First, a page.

Disgraced VC Steven Burrill heads to prison with 30-month sentence for fraud, tax evasion
An indictment on 34 counts of wire fraud, investment adviser fraud, and tax evasion has finally led to prison time for venture capitalist Steven Burrill.
Known in biopharma circles for brash talk and a lavish lifestyle — supported in part by millions looted from his own biotech fund — Burrill was first indicted last September by a federal grand jury and faced a total of 30 years in prison alongside millions in fines.
But after signing a sealed plea agreement, Burrill will only serve 2.5 years for the first two counts and pay $200 in a “special assessment.” A restitution hearing next month will determine whether Burrill must pay back $5.6 million to the fund he dipped into plus an additional $2.9 million to the IRS for tax losses.
According to the Department of Justice, Burrill convinced limited partners to contribute capital to the $283 million Burrill Life Sciences Capital Fund III with “false and misleading letters,” transferred millions in fees management to entities under his control, and failed to report the income he funneled into his personal accounts.
An earlier SEC litigation — which Burrill settled — put some aggregate numbers on the case, dating back to 2007. Over the next seven years, transfers from Fund III became routine. About $4.6 million was used to cover personal costs.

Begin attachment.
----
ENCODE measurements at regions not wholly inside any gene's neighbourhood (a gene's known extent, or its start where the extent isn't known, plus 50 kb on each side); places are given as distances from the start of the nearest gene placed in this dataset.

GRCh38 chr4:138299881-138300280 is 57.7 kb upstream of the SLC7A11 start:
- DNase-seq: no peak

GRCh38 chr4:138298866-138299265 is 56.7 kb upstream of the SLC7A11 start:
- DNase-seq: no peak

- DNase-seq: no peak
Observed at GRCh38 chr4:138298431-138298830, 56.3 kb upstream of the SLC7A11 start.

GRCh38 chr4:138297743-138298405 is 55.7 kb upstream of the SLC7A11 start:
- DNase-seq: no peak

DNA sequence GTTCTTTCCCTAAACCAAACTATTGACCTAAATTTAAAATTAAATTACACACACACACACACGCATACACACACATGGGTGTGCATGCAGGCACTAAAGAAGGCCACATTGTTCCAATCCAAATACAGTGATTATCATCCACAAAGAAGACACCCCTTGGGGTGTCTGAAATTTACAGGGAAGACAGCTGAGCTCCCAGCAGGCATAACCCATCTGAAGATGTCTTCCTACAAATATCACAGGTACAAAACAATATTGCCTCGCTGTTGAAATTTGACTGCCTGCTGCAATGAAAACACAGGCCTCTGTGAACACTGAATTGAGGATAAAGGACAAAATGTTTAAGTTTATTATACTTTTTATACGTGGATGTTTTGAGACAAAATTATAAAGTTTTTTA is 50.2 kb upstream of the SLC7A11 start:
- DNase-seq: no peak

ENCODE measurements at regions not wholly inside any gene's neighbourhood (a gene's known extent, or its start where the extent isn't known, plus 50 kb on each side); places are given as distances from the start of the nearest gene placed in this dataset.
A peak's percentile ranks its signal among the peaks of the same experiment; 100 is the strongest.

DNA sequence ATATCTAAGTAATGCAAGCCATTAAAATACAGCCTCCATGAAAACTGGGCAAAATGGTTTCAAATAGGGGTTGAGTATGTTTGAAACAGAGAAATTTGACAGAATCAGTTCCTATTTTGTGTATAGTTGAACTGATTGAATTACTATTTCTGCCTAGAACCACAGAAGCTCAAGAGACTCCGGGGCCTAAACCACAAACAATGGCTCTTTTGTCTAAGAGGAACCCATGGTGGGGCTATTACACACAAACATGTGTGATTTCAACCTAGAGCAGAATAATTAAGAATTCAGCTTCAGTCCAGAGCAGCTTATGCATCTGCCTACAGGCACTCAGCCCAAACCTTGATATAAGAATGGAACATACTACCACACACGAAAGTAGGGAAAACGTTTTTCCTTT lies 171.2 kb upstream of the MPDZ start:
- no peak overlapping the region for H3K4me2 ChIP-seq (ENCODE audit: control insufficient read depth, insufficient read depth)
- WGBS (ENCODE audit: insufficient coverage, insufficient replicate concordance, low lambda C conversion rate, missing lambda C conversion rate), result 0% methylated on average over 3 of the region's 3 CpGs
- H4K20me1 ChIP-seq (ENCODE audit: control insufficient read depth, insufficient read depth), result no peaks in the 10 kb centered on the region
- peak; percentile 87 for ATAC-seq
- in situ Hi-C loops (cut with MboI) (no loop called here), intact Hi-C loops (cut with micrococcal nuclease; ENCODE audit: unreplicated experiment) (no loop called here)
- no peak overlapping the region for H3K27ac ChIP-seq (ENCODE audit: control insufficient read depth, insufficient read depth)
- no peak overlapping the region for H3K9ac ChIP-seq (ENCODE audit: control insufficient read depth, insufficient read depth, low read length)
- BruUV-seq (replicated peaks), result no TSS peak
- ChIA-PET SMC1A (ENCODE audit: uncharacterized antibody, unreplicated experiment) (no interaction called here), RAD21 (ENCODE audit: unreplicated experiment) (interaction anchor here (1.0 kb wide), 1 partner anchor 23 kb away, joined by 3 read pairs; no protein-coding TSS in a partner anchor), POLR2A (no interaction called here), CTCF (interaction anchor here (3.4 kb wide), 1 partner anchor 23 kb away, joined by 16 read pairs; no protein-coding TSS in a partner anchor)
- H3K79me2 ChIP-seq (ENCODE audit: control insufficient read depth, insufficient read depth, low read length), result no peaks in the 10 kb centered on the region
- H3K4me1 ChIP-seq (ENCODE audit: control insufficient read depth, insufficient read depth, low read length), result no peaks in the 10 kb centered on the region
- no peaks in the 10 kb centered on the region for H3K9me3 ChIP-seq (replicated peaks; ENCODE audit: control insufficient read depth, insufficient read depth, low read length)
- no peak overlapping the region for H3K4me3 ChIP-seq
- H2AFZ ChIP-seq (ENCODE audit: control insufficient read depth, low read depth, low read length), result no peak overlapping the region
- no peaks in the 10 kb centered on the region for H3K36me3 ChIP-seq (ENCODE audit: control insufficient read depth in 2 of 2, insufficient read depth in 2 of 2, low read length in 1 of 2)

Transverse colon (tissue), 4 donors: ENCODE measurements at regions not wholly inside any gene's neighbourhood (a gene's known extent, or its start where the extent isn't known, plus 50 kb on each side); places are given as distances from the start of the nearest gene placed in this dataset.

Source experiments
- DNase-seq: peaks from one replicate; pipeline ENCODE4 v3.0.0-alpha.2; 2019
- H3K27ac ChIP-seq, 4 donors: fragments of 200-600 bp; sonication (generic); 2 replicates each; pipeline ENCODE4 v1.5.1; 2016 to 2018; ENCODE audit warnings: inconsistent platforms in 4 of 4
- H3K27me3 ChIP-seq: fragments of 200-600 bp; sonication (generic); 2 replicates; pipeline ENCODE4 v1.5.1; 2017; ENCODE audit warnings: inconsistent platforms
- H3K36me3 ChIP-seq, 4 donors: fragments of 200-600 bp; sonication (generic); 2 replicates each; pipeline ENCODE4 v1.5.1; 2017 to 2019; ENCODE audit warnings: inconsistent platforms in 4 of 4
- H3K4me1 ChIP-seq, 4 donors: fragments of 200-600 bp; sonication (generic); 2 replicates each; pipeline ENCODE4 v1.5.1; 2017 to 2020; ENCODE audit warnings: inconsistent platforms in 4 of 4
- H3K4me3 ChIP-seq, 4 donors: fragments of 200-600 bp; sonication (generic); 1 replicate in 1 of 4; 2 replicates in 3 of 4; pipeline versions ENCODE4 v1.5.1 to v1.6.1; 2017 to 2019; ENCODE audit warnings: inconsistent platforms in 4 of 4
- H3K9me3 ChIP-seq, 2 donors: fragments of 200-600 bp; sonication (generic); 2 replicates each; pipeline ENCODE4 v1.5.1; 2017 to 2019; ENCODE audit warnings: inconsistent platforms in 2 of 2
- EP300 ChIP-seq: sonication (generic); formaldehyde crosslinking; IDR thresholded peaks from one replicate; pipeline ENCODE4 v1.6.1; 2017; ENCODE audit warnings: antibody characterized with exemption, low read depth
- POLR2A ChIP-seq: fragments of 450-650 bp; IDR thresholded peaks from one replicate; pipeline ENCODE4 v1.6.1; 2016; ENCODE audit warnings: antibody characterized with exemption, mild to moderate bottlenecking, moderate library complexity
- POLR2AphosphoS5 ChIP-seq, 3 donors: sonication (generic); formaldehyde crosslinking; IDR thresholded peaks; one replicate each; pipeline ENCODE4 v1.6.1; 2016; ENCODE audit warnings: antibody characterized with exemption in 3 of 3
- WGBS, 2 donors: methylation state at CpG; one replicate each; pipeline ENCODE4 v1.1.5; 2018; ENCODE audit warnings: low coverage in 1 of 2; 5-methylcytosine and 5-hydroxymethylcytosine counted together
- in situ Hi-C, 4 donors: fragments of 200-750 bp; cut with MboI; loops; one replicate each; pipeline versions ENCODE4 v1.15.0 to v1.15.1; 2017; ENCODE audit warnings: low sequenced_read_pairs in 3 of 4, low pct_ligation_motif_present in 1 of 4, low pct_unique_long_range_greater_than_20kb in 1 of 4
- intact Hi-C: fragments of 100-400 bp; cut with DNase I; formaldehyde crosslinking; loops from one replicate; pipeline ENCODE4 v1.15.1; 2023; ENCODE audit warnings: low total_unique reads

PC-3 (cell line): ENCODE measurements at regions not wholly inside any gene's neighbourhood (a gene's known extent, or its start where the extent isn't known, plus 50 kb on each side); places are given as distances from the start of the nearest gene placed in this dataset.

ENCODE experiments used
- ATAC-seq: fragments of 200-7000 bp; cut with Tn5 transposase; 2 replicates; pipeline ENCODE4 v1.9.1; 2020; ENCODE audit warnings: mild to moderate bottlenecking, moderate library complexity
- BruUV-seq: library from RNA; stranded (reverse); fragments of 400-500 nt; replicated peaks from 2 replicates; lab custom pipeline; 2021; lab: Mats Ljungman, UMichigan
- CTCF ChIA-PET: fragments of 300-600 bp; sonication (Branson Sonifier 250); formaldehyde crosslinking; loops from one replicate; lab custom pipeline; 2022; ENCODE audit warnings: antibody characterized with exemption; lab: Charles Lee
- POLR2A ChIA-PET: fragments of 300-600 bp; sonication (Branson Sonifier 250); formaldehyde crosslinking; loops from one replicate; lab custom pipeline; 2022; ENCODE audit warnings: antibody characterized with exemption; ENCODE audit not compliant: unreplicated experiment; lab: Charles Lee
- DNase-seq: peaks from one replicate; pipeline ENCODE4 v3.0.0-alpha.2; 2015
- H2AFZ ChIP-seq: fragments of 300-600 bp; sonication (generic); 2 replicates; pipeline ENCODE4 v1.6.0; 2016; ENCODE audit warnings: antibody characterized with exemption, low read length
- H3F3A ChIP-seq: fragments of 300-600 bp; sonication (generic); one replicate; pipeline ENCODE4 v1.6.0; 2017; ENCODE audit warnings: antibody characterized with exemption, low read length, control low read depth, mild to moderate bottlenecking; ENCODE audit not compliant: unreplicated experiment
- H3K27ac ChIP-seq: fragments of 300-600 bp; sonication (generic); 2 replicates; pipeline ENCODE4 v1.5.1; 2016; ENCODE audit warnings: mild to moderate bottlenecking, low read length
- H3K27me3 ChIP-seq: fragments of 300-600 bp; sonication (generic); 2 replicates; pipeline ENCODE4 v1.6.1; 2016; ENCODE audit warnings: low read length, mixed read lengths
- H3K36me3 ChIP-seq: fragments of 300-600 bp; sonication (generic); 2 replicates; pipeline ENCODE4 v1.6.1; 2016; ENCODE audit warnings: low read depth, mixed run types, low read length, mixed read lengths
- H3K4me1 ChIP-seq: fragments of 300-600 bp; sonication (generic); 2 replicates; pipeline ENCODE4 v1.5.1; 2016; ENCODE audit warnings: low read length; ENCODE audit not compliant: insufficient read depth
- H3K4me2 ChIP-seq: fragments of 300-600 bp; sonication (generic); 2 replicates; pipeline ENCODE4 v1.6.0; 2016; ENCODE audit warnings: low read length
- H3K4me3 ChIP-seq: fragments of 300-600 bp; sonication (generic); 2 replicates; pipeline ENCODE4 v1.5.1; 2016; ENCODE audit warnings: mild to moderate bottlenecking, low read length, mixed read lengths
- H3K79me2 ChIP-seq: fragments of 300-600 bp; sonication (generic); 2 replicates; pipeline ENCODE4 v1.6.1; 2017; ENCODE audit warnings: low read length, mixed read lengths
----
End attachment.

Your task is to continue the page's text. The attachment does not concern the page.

In spring of 2015, Burrill settled his dispute with the SEC, handing over $6 million to cover what he had lifted out of the fund for expenses that included family vacations to St. Barts and Paris as well as jewelry from Tiffany’s, gifts, car service, and private jets. The gifts went to both his girlfriend as well as his wife.
Burrill’s problems turned critical after he had a falling out in 2014 with some of his staffers. After he fired them, they alerted investors, who quickly seized control of the fund and started the chain of events.
Having backed biotech stalwarts like Pharmasset and Galapagos, coupled with media coverage from titles like Scientific American extolling him as a visionary, Burrill was once one of biopharma’s most visible venture capitalists.
He is now scheduled to report to prison on March 4, 2019.
Image: Steven Burrill, fifteen years ago, posing at a forum “Nobel Prizes and Biotechnology Gurus celebrate DNA Discovery’s 50th Anniversary” in Lyon, France Getty